Cadillac gives us a glimpse of its future design directions with the Escala Concept

If Daimler has presented us a 5.70 m electric coupé, the Vision Mercedes-Maybach 6, Cadillac did not want to be short of long cars at the Pebble Beach Concours D’Elegance. Although its “sedan” is considerably shorter (5.35 m), the Escala Concept also wants to amaze customers with luxury and good taste. Not only for the visitors of the most important classic car event in the world, but also for future Cadillac buyers. According to Johan de Nysschen, president of Global Cadillac, the Escala has 2 missions. “First, Escala is a statement of intent for the next iteration of the Cadillac design language, and also technical concepts in development for future Cadillac models. Secondly, Escala builds Cadillac’s aspirational character, signaling the brand’s return to the pinnacle of premium.”

Cadillac_Escala_2

The Escala Concept is powered by a 4.2 twin-turbo V8 that is said to be completely new. It works with Active Fuel Management, the cylinder-deactivation system from GM. Besides being 5.35 m long, it is 1.95 m wide, 1.46 m high and it has a 3.23 m wheelbase. The car is built over the Omega platform, the same one used by the new Cadillac CT6. And one of the most striking features it presents is the lift-back rear opening. Although it looks like a sedan, with its typical 3-box style, the car is more of a notchback.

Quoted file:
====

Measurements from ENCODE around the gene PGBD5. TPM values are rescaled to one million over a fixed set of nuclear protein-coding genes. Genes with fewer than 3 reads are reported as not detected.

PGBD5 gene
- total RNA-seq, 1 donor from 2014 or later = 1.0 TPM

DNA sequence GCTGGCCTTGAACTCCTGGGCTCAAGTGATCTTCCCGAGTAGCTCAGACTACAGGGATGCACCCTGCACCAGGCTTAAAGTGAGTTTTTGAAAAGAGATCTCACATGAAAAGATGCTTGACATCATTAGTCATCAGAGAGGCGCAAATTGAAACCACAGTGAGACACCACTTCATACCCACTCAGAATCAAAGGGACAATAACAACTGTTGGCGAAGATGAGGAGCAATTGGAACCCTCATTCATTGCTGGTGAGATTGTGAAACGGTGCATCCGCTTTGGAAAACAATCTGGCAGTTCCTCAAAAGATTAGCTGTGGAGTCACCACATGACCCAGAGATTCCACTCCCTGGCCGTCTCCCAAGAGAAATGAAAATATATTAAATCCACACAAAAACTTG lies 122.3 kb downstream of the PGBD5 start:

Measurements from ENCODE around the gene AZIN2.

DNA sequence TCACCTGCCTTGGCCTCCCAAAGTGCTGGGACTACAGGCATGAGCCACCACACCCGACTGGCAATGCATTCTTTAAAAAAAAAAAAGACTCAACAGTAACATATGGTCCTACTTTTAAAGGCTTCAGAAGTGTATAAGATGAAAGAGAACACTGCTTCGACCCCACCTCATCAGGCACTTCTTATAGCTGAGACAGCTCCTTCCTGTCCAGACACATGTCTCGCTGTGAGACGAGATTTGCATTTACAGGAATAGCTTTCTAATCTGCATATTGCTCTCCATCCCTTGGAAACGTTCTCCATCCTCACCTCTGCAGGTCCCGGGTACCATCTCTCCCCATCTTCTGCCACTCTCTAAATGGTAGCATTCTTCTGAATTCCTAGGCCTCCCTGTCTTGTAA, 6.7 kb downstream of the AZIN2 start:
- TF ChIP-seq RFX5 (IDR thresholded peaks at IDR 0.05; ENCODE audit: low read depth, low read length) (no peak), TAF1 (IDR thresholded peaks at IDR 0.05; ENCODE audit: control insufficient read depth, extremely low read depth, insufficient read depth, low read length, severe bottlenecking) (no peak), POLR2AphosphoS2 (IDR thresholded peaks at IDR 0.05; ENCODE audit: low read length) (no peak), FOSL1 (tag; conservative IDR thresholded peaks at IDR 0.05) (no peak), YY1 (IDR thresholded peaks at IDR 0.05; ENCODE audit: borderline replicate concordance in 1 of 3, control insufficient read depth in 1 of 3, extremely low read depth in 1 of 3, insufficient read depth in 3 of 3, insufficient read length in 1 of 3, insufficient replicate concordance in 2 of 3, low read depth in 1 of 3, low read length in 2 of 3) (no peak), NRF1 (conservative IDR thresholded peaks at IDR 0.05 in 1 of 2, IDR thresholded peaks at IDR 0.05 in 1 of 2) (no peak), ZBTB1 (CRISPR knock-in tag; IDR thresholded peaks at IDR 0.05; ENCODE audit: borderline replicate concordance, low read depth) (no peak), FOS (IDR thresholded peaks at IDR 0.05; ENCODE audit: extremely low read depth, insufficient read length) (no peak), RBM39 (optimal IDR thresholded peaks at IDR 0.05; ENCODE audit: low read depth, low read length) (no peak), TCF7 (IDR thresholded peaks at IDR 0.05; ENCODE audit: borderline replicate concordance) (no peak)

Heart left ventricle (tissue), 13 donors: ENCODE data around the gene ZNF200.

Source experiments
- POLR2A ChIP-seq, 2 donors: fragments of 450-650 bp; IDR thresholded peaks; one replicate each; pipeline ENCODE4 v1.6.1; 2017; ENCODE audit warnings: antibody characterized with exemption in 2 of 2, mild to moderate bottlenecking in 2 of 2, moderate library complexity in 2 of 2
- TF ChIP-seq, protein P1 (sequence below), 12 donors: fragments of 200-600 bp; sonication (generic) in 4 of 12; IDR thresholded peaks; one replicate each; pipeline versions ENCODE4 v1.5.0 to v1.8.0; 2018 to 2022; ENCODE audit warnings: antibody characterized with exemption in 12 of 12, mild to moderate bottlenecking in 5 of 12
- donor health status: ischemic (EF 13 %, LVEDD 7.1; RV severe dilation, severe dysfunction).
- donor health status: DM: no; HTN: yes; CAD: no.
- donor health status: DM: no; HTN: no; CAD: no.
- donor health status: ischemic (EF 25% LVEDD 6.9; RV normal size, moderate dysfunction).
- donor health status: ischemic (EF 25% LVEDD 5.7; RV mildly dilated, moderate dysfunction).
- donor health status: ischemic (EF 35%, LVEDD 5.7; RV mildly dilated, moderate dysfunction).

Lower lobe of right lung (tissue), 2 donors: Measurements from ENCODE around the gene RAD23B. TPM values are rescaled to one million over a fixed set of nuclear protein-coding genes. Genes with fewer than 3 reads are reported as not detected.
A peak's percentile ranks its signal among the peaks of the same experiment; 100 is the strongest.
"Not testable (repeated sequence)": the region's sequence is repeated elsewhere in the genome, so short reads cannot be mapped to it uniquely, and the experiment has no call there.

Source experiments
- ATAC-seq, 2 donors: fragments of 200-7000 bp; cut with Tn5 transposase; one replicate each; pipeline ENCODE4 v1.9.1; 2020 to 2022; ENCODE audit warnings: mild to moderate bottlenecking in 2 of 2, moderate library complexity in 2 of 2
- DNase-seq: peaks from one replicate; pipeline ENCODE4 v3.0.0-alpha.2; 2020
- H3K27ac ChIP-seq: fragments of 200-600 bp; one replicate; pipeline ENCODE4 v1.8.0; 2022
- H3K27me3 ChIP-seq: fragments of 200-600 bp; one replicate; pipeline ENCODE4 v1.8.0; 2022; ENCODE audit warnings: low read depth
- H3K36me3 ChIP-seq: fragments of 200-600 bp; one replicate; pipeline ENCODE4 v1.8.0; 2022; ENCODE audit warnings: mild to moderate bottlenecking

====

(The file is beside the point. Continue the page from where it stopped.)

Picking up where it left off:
Cadillac_Escala_21

Cadillac_Escala_20 Cadillac_Escala_19 Cadillac_Escala_18 Cadillac_Escala_17

The dashboard is composed of 3 curved OLED screens and the interior features what Cadillac calls a “dual personality”. While the front seats are focused on technology, the rear seats aim to provide a relaxing environment for passengers.

Cadillac_Escala_15

Cadillac_Escala_16 Cadillac_Escala_13

The 22-inch wheels have 2 layers of spokes.

Cadillac_Escala_8

Cadillac_Escala_12 Cadillac_Escala_11 Cadillac_Escala_9 Cadillac_Escala_4

Has a 5 m plus notchback any chances of reaching production lines? We are not sure, but it would surely be interesting to see a luxury car daring to do things in a different way for a change.

 

Gustavo Henrique Ruffo

I have been an automotive journalist since 1998 and have worked for many important Brazilian newspapers and magazines, such as the local edition of Car and Driver and Quatro Rodas, Brazilian's biggest car magazine. I have also worked for foreign websites, such as World Car Fans and won a few journalism prizes, among them three SAE Journalism Awards and the 2017 IAM RoadSmart Safety Award. I am the author of "The Traffic Cholesterol", a book about bad drivers that you can buy at Hotmart, Google Play, Amazon and Kobo.